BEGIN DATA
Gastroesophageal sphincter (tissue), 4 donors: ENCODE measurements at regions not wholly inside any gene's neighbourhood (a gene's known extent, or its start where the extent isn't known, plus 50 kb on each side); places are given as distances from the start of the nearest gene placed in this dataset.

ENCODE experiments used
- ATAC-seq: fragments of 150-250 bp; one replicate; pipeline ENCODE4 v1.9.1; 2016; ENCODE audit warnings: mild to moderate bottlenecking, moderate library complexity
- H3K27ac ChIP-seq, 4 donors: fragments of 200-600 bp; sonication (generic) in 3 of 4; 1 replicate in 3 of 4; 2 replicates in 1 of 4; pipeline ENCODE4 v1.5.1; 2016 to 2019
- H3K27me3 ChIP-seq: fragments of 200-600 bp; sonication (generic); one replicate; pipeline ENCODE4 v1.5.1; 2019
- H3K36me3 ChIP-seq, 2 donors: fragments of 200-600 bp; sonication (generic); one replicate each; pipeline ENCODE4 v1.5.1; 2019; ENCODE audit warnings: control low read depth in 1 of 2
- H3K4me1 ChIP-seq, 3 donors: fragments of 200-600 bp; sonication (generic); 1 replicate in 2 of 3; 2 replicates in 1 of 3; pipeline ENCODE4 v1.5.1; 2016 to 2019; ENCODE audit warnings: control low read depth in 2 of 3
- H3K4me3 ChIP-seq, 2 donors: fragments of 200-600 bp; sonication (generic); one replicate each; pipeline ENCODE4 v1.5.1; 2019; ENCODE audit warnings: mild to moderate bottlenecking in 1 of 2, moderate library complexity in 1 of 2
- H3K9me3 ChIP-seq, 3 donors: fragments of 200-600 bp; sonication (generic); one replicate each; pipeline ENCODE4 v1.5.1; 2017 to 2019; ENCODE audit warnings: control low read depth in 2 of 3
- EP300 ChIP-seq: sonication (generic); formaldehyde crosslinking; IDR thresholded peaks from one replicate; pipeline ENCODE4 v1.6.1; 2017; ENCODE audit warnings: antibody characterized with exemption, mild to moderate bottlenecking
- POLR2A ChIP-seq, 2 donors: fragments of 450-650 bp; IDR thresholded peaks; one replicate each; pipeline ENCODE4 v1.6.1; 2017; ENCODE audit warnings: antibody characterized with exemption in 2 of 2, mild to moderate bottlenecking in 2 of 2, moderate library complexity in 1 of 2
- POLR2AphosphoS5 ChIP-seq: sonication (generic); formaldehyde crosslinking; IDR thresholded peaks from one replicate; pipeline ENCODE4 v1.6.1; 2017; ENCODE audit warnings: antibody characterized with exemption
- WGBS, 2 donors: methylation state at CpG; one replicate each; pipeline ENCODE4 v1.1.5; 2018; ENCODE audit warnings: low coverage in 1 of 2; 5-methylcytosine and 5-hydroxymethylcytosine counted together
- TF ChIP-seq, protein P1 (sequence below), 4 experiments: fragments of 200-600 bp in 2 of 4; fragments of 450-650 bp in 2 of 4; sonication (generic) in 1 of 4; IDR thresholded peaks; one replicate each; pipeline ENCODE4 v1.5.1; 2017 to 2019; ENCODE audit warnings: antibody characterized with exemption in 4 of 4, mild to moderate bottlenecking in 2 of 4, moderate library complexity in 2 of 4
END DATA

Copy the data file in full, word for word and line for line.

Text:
Gastroesophageal sphincter (tissue), 4 donors: ENCODE measurements at regions not wholly inside any gene's neighbourhood (a gene's known extent, or its start where the extent isn't known, plus 50 kb on each side); places are given as distances from the start of the nearest gene placed in this dataset.

ENCODE experiments used
- ATAC-seq: fragments of 150-250 bp; one replicate; pipeline ENCODE4 v1.9.1; 2016; ENCODE audit warnings: mild to moderate bottlenecking, moderate library complexity
- H3K27ac ChIP-seq, 4 donors: fragments of 200-600 bp; sonication (generic) in 3 of 4; 1 replicate in 3 of 4; 2 replicates in 1 of 4; pipeline ENCODE4 v1.5.1; 2016 to 2019
- H3K27me3 ChIP-seq: fragments of 200-600 bp; sonication (generic); one replicate; pipeline ENCODE4 v1.5.1; 2019
- H3K36me3 ChIP-seq, 2 donors: fragments of 200-600 bp; sonication (generic); one replicate each; pipeline ENCODE4 v1.5.1; 2019; ENCODE audit warnings: control low read depth in 1 of 2
- H3K4me1 ChIP-seq, 3 donors: fragments of 200-600 bp; sonication (generic); 1 replicate in 2 of 3; 2 replicates in 1 of 3; pipeline ENCODE4 v1.5.1; 2016 to 2019; ENCODE audit warnings: control low read depth in 2 of 3
- H3K4me3 ChIP-seq, 2 donors: fragments of 200-600 bp; sonication (generic); one replicate each; pipeline ENCODE4 v1.5.1; 2019; ENCODE audit warnings: mild to moderate bottlenecking in 1 of 2, moderate library complexity in 1 of 2
- H3K9me3 ChIP-seq, 3 donors: fragments of 200-600 bp; sonication (generic); one replicate each; pipeline ENCODE4 v1.5.1; 2017 to 2019; ENCODE audit warnings: control low read depth in 2 of 3
- EP300 ChIP-seq: sonication (generic); formaldehyde crosslinking; IDR thresholded peaks from one replicate; pipeline ENCODE4 v1.6.1; 2017; ENCODE audit warnings: antibody characterized with exemption, mild to moderate bottlenecking
- POLR2A ChIP-seq, 2 donors: fragments of 450-650 bp; IDR thresholded peaks; one replicate each; pipeline ENCODE4 v1.6.1; 2017; ENCODE audit warnings: antibody characterized with exemption in 2 of 2, mild to moderate bottlenecking in 2 of 2, moderate library complexity in 1 of 2
- POLR2AphosphoS5 ChIP-seq: sonication (generic); formaldehyde crosslinking; IDR thresholded peaks from one replicate; pipeline ENCODE4 v1.6.1; 2017; ENCODE audit warnings: antibody characterized with exemption
- WGBS, 2 donors: methylation state at CpG; one replicate each; pipeline ENCODE4 v1.1.5; 2018; ENCODE audit warnings: low coverage in 1 of 2; 5-methylcytosine and 5-hydroxymethylcytosine counted together
- TF ChIP-seq, protein P1 (sequence below), 4 experiments: fragments of 200-600 bp in 2 of 4; fragments of 450-650 bp in 2 of 4; sonication (generic) in 1 of 4; IDR thresholded peaks; one replicate each; pipeline ENCODE4 v1.5.1; 2017 to 2019; ENCODE audit warnings: antibody characterized with exemption in 4 of 4, mild to moderate bottlenecking in 2 of 4, moderate library complexity in 2 of 4